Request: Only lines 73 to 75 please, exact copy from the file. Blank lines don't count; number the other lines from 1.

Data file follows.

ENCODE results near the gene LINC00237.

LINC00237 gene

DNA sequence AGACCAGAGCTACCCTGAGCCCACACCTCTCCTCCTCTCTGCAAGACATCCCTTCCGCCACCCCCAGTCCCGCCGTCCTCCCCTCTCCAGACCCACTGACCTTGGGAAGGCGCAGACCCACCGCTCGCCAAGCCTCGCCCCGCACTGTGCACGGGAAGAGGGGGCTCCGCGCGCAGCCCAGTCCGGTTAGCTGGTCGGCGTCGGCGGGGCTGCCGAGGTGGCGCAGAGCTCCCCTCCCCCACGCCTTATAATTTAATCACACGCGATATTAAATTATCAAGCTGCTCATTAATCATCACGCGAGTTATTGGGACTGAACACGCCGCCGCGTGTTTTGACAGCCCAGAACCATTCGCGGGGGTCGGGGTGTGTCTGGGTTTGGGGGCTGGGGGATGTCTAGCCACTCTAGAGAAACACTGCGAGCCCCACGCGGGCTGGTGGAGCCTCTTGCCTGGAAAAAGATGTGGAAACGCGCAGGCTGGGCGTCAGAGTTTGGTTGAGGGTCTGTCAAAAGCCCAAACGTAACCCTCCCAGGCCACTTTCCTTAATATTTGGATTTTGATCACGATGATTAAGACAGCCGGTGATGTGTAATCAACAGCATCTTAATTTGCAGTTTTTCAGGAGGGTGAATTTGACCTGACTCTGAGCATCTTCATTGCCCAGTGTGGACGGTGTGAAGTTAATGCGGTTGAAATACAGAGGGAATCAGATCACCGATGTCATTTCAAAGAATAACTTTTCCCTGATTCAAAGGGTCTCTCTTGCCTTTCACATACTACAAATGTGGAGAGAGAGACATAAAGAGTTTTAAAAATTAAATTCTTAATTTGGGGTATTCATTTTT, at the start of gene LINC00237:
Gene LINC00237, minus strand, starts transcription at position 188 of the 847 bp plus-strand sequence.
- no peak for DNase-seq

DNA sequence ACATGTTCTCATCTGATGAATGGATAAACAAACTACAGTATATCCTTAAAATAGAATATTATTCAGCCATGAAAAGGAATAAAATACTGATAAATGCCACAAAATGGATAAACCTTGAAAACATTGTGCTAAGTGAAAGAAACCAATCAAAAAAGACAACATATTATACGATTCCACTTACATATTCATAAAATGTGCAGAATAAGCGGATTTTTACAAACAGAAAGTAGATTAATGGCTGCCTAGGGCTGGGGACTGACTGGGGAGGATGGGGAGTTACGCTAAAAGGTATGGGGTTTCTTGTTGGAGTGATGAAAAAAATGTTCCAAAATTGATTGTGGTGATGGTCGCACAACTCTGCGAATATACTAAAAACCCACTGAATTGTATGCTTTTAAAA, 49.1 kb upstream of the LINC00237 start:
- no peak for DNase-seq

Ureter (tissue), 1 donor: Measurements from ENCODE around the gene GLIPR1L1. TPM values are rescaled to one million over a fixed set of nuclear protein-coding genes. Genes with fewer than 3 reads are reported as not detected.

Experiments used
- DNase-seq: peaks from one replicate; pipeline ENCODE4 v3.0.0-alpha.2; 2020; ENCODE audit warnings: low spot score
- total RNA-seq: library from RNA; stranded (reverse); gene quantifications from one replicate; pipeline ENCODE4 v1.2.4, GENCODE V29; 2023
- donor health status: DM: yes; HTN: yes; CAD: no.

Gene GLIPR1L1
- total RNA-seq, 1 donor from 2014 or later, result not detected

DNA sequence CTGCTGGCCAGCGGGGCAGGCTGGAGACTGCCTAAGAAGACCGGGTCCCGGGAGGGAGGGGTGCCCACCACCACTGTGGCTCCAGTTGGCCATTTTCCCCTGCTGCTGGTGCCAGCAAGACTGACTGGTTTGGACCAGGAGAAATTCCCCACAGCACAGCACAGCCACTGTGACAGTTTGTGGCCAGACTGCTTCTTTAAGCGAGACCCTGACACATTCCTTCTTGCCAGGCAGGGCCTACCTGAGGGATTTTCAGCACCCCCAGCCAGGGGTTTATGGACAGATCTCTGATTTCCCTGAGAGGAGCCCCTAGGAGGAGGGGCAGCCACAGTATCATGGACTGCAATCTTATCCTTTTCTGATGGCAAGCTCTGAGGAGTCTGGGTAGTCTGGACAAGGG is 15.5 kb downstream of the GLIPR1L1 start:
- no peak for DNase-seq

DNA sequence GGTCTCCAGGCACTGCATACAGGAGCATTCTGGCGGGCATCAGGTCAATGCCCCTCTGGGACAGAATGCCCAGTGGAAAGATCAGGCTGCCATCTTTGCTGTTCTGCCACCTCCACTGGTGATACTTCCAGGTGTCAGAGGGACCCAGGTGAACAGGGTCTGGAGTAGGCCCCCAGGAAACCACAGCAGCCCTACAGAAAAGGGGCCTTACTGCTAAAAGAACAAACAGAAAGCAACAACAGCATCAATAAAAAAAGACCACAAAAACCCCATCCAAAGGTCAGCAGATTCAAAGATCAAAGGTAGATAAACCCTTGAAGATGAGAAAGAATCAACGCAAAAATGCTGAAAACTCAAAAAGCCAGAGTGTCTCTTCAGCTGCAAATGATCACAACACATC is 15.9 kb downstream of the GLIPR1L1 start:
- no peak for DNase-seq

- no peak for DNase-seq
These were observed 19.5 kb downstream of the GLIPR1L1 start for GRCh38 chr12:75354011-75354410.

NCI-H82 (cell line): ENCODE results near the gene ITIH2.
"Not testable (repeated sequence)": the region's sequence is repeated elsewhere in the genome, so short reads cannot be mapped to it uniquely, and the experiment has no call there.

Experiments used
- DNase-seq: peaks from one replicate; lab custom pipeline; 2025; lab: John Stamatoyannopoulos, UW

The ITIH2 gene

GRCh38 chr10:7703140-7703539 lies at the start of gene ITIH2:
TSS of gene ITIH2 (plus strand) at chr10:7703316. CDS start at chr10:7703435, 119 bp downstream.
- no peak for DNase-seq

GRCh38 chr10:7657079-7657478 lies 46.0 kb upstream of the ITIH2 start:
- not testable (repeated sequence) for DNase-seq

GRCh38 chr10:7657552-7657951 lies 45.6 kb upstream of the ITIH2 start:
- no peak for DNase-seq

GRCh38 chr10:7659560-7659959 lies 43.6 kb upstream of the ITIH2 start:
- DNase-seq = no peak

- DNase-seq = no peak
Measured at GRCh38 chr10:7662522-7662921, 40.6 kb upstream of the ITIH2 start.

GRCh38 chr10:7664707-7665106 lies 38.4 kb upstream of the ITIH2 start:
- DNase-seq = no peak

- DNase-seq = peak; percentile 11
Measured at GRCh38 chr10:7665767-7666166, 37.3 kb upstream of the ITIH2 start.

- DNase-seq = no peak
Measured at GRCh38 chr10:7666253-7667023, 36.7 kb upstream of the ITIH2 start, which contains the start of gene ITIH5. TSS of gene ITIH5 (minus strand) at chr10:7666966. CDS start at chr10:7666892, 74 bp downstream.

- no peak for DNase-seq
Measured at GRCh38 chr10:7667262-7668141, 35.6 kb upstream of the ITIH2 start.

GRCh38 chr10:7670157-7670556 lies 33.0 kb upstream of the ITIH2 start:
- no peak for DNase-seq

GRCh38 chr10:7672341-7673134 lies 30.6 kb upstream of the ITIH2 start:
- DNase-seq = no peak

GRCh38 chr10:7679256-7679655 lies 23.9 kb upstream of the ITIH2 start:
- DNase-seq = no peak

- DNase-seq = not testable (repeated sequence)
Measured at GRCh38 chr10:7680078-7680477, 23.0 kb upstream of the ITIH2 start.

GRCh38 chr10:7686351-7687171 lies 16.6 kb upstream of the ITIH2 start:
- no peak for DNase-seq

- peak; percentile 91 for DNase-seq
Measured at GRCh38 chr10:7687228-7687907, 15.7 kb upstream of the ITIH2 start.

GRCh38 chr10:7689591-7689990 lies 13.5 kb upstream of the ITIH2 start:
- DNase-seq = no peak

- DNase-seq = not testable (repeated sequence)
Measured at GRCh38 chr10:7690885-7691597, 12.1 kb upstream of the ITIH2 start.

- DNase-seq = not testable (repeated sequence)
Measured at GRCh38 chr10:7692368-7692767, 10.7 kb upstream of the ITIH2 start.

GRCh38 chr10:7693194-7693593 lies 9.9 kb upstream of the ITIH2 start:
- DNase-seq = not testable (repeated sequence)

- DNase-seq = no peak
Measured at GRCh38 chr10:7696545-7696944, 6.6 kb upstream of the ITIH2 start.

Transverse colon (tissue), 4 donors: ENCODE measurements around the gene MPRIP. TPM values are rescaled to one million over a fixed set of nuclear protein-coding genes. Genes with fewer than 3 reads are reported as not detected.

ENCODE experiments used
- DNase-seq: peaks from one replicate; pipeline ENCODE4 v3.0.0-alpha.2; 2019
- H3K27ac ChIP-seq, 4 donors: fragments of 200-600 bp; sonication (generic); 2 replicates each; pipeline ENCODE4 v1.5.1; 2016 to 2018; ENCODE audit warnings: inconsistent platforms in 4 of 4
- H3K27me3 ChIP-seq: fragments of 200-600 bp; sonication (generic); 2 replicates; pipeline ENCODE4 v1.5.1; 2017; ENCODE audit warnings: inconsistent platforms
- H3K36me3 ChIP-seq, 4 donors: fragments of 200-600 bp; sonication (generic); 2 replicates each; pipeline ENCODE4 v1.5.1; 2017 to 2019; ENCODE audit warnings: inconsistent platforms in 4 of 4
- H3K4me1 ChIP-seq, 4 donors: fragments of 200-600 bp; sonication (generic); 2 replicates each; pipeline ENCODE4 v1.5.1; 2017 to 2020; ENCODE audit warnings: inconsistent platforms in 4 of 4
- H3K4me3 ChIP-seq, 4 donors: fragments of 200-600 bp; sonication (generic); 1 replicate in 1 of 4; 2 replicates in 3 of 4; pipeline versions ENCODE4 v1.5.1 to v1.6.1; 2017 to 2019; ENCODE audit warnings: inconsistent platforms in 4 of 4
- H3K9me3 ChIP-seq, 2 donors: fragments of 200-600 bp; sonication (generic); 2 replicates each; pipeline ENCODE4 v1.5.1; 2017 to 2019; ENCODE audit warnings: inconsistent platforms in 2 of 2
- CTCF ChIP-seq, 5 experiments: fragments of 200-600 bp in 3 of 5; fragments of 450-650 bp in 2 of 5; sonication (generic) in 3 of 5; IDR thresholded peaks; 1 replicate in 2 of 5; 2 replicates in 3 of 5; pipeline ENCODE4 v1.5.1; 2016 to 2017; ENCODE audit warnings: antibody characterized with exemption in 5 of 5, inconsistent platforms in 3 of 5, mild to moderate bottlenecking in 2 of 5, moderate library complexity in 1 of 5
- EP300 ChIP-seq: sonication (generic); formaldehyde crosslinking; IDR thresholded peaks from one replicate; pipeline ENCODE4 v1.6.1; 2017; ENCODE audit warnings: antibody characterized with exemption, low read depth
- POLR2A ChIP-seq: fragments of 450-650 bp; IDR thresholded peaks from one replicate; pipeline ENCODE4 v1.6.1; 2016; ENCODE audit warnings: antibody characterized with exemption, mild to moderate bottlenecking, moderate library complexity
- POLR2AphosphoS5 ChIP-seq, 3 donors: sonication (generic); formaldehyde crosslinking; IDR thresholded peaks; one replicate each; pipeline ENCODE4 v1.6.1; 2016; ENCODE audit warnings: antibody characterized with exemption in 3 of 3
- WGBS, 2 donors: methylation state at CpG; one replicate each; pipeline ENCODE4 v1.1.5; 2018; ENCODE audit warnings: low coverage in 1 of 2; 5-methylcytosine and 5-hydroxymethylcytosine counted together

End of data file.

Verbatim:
- H3K4me1 ChIP-seq, 4 donors: fragments of 200-600 bp; sonication (generic); 2 replicates each; pipeline ENCODE4 v1.5.1; 2017 to 2020; ENCODE audit warnings: inconsistent platforms in 4 of 4
- H3K4me3 ChIP-seq, 4 donors: fragments of 200-600 bp; sonication (generic); 1 replicate in 1 of 4; 2 replicates in 3 of 4; pipeline versions ENCODE4 v1.5.1 to v1.6.1; 2017 to 2019; ENCODE audit warnings: inconsistent platforms in 4 of 4
- H3K9me3 ChIP-seq, 2 donors: fragments of 200-600 bp; sonication (generic); 2 replicates each; pipeline ENCODE4 v1.5.1; 2017 to 2019; ENCODE audit warnings: inconsistent platforms in 2 of 2